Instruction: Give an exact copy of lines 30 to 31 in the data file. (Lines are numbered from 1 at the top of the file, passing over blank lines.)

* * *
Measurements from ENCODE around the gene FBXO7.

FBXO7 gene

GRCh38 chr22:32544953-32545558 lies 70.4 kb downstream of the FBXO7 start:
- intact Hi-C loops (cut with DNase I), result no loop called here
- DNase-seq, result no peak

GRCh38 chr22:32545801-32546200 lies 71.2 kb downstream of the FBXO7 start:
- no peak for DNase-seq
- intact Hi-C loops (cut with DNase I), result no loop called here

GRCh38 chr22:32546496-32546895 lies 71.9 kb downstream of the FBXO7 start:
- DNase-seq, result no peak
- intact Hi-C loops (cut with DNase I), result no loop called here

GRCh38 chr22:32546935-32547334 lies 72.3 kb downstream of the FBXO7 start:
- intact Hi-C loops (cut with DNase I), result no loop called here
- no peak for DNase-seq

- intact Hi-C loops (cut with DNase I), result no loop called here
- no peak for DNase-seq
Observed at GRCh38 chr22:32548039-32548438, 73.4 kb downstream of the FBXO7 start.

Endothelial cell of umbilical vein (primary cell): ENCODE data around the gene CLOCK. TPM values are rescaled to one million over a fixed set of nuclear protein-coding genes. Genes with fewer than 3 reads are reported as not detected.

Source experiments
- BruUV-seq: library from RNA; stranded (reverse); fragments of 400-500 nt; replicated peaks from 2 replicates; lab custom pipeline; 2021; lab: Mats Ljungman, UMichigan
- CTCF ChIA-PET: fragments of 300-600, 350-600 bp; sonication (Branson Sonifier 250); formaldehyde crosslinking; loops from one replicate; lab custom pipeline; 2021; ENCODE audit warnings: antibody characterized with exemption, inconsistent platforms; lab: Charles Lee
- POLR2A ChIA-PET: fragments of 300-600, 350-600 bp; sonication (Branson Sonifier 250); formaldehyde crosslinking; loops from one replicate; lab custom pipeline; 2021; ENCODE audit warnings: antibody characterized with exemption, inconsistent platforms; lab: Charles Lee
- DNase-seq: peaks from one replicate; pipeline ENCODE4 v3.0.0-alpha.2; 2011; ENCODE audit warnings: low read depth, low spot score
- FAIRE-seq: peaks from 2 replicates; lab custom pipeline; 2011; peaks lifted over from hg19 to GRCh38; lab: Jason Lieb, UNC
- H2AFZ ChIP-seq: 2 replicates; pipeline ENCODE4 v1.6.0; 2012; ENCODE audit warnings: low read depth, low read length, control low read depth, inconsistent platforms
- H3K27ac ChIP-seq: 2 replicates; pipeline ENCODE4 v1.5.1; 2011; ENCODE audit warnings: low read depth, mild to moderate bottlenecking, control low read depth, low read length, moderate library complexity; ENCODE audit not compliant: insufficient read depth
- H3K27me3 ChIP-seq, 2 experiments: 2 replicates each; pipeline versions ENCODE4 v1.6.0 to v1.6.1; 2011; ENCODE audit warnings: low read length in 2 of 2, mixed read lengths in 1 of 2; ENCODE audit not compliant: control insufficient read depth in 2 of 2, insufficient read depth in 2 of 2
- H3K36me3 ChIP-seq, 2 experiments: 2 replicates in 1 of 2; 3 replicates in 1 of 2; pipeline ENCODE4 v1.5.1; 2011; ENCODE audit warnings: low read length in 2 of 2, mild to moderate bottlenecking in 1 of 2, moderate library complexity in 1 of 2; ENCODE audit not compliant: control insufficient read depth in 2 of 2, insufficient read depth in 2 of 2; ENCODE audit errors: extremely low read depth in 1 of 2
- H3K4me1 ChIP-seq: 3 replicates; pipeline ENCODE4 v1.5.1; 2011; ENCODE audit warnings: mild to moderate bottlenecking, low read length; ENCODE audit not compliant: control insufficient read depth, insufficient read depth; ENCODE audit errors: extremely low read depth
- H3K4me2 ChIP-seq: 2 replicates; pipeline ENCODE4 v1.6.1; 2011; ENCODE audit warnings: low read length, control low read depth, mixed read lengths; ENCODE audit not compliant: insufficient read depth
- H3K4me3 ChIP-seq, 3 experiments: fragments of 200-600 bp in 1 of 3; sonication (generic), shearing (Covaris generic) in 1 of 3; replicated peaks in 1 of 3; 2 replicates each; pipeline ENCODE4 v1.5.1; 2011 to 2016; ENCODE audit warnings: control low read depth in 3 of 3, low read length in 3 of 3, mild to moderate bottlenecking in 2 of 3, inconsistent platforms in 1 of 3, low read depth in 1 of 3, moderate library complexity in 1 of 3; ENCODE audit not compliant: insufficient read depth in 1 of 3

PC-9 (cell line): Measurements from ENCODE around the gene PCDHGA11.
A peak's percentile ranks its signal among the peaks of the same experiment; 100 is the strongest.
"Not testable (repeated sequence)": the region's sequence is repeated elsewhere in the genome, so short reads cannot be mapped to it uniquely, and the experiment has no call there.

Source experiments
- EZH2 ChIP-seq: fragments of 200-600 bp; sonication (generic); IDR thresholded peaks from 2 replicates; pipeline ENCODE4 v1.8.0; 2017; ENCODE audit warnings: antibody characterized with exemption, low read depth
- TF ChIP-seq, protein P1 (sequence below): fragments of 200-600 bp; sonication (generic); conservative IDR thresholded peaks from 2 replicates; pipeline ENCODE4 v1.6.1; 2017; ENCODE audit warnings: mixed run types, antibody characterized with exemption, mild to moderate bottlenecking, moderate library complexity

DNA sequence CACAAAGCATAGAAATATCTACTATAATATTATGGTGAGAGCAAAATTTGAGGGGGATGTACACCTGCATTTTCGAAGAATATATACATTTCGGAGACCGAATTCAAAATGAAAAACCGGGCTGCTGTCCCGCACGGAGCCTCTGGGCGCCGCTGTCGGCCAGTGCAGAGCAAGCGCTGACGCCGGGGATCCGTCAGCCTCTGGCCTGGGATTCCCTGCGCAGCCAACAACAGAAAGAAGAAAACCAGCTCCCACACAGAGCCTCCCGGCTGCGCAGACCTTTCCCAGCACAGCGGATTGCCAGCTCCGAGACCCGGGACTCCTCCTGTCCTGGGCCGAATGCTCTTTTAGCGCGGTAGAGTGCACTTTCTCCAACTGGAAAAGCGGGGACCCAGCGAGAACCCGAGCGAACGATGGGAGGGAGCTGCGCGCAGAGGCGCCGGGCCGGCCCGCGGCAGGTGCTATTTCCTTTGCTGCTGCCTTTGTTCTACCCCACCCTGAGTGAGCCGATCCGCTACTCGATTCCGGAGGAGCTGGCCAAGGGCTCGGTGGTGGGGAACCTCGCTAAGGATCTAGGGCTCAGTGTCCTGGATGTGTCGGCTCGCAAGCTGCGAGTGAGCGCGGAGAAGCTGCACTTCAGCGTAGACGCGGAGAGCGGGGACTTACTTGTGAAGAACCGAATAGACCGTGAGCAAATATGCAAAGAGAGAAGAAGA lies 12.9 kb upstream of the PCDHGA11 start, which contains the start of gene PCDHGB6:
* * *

- H3K4me2 ChIP-seq: 2 replicates; pipeline ENCODE4 v1.6.1; 2011; ENCODE audit warnings: low read length, control low read depth, mixed read lengths; ENCODE audit not compliant: insufficient read depth
- H3K4me3 ChIP-seq, 3 experiments: fragments of 200-600 bp in 1 of 3; sonication (generic), shearing (Covaris generic) in 1 of 3; replicated peaks in 1 of 3; 2 replicates each; pipeline ENCODE4 v1.5.1; 2011 to 2016; ENCODE audit warnings: control low read depth in 3 of 3, low read length in 3 of 3, mild to moderate bottlenecking in 2 of 3, inconsistent platforms in 1 of 3, low read depth in 1 of 3, moderate library complexity in 1 of 3; ENCODE audit not compliant: insufficient read depth in 1 of 3